Article By: Sandy Block, MW
Argentina remained the shining success story among exporters of wine to the US in 2O1O. Another year of substantial double digit growth has pushed the fashionable South American country’s export total here to 6.5 million 9 liter cases, representing a 2O% surge in volume over 2OO9. Even more impressive is the fact that during the Recession of 2OO8 and 2OO9 Argentina emerged as the only country to experience an increase in average value of exports to the US market. In 2O1O it is estimated that about 4% of the wines we buy from Argentina sell at over $2O per bottle to retail consumers while another 9% are in the $15 to $2O range. So unlike Australia, which led the import parade here in the previous decade but encountered strong resistance when attempting to move up market, the higher price tier of Argentine wine exports is healthy and growing.
These developments are remarkable in an historical context considering that the Argentines have produced substantial quantities of wine for over a century (they are fifth in the world, having been edged out of fourth place just a few years ago by the US) but remained a non-factor in the US, especially at premium price segments, until very recently. Why? The country’s image as a bulk producer concentrating on low quality wines primarily for the domestic market was largely accurate. Plunging domestic consumption (1/3 of what it was per capita just a few decades earlier) combined with the severity of Argentina’s economic crisis a decade ago, however, to dramatically change the wine industry’s strategy. Suddenly exporting became a top priority and Argentine producers, as a consequence, invested heavily in quality improvements that would enable their wines to compete more effectively.
The natural advantages had been there all along. Like its South American neighbor Chile, the vast majority of the vines growing in Argentina are own-rooted. The advantage of planting without having to graft rootstock translates into substantial savings, as does the significantly lower costs of land and labor compared to other major wine producing countries. Intense sunlight, poor rocky and sandy soils and high altitude windy desert growing conditions combine to promote ripeness, structure and naturally low yields in virtually every vintage. Irrigation is mandatory virtually everywhere in this environment, but the Andes provide a plentiful source of water.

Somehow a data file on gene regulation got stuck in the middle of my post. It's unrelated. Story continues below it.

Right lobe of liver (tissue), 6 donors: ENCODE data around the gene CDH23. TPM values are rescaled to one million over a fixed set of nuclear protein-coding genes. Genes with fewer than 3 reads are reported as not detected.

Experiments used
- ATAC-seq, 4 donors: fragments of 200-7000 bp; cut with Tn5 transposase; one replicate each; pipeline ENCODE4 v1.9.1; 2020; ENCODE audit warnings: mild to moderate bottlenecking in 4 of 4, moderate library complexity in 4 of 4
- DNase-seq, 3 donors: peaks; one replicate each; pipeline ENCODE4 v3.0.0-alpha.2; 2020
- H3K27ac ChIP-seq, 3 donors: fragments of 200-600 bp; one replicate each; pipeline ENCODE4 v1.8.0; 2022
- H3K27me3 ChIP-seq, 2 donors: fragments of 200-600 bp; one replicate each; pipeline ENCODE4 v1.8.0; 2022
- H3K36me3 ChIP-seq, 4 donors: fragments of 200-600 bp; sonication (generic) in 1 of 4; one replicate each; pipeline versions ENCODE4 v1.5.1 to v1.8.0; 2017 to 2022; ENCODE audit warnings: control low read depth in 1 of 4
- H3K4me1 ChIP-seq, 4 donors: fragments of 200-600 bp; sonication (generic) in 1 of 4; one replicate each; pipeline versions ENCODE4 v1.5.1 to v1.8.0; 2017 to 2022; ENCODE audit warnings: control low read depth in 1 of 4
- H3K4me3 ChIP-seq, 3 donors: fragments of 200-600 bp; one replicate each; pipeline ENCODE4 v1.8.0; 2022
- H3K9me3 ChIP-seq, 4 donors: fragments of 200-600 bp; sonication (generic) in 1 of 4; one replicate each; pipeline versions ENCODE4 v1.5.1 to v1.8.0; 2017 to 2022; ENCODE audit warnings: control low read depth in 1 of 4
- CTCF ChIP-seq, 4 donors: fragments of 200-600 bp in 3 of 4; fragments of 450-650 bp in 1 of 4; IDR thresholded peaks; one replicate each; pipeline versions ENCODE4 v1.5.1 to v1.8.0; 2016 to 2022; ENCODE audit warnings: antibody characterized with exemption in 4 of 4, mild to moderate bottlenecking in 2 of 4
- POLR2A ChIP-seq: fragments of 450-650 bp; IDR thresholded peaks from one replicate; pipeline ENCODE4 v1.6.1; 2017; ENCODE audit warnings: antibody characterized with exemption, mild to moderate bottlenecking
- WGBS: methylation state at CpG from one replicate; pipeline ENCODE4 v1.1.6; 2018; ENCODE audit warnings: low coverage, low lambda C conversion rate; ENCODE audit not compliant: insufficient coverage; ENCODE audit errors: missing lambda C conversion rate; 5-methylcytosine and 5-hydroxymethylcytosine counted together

The dry, sunny climate and nutrient deficient soils of Mendoza provide outstanding natural conditions for Malbec which, not surprisingly, has quickly become the country’s signature and most widely planted grape. A minor blending partner in Bordeaux, it thrives in the arid high altitude conditions of Mendoza which enjoys 3OO days of intense sunshine annually and dramatic swings in day versus night temperatures. Argentines theorize that because of substantial holes in the ozone layer over their vineyard areas the stronger ultra violet light Malbec experiences there has helped it evolve a thicker darker skin and smaller berries with consequently richer concentrations of fruit flavor. Now that exporting is a top priority Malbec is being replanted in areas where it had never existed before. The story is well known about how the grape was being uprooted and its acreage had declined by 8O percent until the recent boom in exports. Today higher elevation zones and cooler climate regions in the south of Mendoza, such as the Uco Valley, are being planted extensively with Malbec. The vine is being planted in very tight spacing and drip irrigation is the rule for quality wines now rather than the exception.